Libya instability is 'security threat' to UK, say MPs
Libya's collapse since the overthrow of Colonel Gaddafi has turned it into a potential security threat to the UK, the Foreign Affairs Committee says.
The group of MPs warn that fighting in Libya has allowed Islamic State (IS) extremists to become influential there.
Illegal migration from Libya could help IS to stage attacks in Europe, MPs say.
Also, the International Development Committee says youth unemployment in developing countries may cause unrest that could lead to a rise in extremism.
The Foreign Office said it was working closely with British allies and the United Nations to "help deliver a lasting political settlement that will bring an end to the violence" in Libya.
Numerous militias each govern their own patches of territory in Libya, with successive governments struggling to exercise control.
The Foreign Affairs Committee said there was a "particular responsibility" on the UK to help Libya "repair itself" and restore a stable government.
The UK supported anti-Gaddafi rebels with air strikes during the struggle to end his regime. The Libyan leader was eventually killed in in October 2011 but subsequent attempts at establishing a democratic government have failed to bring stability.
"The fact that [IS] appears to have taken advantage of the chaos in Libya to establish itself there is a security concern reaching beyond Libya, and is further motivation for the international community to provide assistance," the committee said.
"Illegal migration through and from Libya is undoubtedly a major concern, not least because of a potential security threat from terrorists who could use this means to travel to Europe to conduct attacks."
By Bridget Kendall, BBC diplomatic correspondent
A slew of parliamentary reports, all warning of the same thing - that we live in an increasingly unstable world, and however much Britain's government might feel its priority should be cutting the budget, it cannot ignore the fact that threats are multiplying.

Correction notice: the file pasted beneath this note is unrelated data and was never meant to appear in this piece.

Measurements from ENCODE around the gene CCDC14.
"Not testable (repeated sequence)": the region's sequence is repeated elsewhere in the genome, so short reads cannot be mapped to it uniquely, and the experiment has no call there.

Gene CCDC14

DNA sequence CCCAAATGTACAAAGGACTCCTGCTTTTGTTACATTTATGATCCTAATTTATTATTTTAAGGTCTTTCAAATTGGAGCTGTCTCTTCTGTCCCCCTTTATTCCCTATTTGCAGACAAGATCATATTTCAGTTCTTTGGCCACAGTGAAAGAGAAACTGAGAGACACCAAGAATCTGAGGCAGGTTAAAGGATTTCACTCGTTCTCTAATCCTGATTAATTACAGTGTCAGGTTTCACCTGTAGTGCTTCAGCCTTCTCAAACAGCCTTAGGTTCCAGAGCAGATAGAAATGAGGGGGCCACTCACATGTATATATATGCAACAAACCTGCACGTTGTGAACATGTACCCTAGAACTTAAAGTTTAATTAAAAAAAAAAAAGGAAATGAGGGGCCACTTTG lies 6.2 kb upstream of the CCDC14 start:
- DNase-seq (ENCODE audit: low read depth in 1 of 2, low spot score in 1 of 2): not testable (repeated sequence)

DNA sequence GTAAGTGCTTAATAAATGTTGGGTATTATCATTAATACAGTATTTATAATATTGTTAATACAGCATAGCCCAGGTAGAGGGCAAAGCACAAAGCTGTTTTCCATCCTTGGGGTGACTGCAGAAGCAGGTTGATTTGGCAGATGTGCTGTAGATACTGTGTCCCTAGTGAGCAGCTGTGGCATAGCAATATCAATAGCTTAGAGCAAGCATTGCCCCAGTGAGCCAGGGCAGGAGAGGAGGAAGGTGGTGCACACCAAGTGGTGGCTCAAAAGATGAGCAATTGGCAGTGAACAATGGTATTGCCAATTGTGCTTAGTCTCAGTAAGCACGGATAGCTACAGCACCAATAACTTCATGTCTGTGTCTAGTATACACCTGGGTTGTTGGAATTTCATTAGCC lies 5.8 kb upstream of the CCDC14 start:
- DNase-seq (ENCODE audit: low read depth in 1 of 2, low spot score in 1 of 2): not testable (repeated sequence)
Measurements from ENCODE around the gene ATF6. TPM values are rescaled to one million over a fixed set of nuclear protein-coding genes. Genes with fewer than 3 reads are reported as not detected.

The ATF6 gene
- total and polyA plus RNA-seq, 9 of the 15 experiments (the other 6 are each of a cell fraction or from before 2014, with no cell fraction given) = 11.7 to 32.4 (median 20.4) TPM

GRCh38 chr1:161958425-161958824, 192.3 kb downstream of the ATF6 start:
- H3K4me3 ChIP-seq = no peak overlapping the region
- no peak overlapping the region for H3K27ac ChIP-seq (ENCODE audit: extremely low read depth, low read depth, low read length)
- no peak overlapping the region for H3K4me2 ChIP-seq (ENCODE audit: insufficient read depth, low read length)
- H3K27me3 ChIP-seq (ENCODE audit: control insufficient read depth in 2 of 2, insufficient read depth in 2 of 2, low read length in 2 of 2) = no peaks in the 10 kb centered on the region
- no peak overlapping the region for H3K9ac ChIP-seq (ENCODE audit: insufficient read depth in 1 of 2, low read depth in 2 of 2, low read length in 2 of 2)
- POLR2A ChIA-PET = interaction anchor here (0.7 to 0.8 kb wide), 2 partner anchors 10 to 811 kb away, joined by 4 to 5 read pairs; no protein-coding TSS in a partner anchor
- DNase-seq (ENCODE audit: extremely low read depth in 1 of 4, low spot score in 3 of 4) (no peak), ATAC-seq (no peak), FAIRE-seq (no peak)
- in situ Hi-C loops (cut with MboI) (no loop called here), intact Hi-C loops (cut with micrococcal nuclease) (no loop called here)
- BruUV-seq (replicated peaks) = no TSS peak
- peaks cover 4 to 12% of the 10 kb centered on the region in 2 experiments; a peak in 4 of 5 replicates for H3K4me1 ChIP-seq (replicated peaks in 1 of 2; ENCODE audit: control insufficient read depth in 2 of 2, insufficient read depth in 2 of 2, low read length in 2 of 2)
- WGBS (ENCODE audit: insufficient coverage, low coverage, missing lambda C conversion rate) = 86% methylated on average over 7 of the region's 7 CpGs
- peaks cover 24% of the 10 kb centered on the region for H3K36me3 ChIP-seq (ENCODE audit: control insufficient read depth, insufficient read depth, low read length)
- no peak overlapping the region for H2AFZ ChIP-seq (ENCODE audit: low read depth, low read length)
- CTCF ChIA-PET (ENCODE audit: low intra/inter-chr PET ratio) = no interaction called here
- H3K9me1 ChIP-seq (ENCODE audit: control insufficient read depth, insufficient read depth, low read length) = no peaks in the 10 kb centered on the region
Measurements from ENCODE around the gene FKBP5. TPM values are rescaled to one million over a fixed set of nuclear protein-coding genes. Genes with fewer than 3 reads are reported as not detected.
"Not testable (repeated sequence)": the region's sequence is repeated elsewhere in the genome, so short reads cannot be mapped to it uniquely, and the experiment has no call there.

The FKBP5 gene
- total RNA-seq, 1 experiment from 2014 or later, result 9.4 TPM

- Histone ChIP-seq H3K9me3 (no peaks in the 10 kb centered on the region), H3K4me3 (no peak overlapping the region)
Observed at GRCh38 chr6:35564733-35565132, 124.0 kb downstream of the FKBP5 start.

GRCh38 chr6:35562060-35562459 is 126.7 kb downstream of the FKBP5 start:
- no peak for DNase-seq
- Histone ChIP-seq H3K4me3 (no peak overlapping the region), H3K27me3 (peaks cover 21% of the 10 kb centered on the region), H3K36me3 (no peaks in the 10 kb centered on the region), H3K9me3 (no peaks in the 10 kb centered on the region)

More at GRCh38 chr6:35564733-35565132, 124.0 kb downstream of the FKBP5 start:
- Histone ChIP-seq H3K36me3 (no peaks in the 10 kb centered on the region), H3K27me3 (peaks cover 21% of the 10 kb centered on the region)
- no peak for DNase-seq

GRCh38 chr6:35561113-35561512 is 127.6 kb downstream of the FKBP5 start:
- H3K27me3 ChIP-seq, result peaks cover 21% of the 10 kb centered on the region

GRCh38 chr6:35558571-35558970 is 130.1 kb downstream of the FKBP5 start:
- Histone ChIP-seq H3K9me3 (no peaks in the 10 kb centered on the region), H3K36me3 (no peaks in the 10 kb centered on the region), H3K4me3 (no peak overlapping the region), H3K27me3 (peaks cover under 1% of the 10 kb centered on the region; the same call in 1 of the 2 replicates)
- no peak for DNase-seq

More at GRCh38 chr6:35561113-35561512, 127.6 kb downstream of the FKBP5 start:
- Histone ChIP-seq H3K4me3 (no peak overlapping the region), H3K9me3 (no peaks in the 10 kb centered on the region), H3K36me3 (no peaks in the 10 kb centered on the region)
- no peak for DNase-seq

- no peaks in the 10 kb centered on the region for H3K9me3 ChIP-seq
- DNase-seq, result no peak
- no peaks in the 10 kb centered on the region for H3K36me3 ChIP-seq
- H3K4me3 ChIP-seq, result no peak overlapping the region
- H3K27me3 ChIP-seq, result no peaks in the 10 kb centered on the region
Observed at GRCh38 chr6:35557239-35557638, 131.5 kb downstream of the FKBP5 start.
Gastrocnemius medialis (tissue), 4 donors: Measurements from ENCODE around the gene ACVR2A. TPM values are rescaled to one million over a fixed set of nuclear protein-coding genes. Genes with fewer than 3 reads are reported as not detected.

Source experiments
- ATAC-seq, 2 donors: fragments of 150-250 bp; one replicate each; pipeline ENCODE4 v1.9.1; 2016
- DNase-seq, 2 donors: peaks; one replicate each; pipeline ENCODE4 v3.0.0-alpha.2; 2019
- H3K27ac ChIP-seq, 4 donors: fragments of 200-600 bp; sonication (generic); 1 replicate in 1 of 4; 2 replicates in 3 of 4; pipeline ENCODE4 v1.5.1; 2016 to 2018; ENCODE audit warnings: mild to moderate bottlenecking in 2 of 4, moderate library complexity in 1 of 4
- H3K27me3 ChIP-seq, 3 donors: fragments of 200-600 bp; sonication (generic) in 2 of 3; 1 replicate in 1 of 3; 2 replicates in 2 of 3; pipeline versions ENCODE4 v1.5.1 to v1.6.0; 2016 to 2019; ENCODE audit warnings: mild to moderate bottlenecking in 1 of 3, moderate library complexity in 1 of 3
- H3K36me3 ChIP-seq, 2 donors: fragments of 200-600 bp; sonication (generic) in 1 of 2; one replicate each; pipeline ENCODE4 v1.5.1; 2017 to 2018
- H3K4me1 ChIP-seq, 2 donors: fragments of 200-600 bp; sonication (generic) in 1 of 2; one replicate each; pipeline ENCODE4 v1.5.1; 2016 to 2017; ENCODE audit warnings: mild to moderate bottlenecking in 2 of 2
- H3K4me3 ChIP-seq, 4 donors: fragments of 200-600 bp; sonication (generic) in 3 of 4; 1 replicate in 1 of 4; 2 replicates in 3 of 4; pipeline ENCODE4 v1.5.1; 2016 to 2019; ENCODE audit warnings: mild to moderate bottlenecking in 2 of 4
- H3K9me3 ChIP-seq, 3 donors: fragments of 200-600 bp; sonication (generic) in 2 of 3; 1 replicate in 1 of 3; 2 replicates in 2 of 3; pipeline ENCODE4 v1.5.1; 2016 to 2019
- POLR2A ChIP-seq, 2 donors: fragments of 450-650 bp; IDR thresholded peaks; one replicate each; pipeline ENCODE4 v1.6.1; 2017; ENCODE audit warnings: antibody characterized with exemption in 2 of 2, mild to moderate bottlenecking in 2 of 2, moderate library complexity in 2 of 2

In part this is the rush to get parliamentary reports out before the House of Commons goes into recess ahead of the general election in May.
Those MPs who focus on Britain's foreign and security policy want to send a strong message to whoever forms the next government.
But it also reflects an underlying sense of unease that Britain seems to have drawn in its horns to concentrate on immediate problems closer to home - the need to cut spending to plug the gaping hole in the country's finances, the need to make trading links a priority to try to boost British exports.
This comes at the very time when the world seems to be coming more dangerous, and investing in analysing and forestalling global challenges seems ever more important.
Rory Stewart, the Conservative chairman of the Defence Select Committee, said: "I am afraid in a more dangerous world, you have to spend more on defence, and in the long run that's in your interest.
"Because an unstable world in which refugees are spilling across into the Mediterranean, when 20,000 foreign fighters are turning up with [Islamic State,], this is a world which is really worrying."
Also, a new parliamentary report by the International Development Committee has warned that widespread youth unemployment will be a "ticking timebomb" in global nations over the next 10 years, and could lead to social and political unrest,
Its report said that "one of the greatest global problems" of the coming decade would be caused by a shortage of full-time jobs and the difficulty that rapidly-increasing populations of young people will face in earning a livelihood.
It called on the government to address the issue through its aid spending.
Committee chairman Sir Malcolm Bruce said neither national governments nor donor agencies were doing enough to defuse the problem of youth unemployment.
"The complacent assumptions about population growth slowing are being proven wrong and we need to see that this is now a situation that needs to be addressed with the same kind of passion as children's vaccinations or humanitarian emergencies," he added.
Meanwhile, the Commons Defence Committee said more defence capabilities were needed to provide a convincing deterrent to further aggression by Russian president Vladimir Putin.
It said failure by the UK to maintain the defence spending target of 2% of national income, set by Nato, risked undermining the alliance.
UK defence spending is currently set to drop below 2% of GDP after 2015/16.
But Defence Secretary Michael Fallon said the committee's findings were "nonsense" and that the UK had the second largest defence budget in Nato and the largest in the EU.
"We are the US's largest partner in the coalition air effort against [Islamic State] - bearing more of the load in terms of strikes in Iraq than we played in either of the Gulf wars," he added.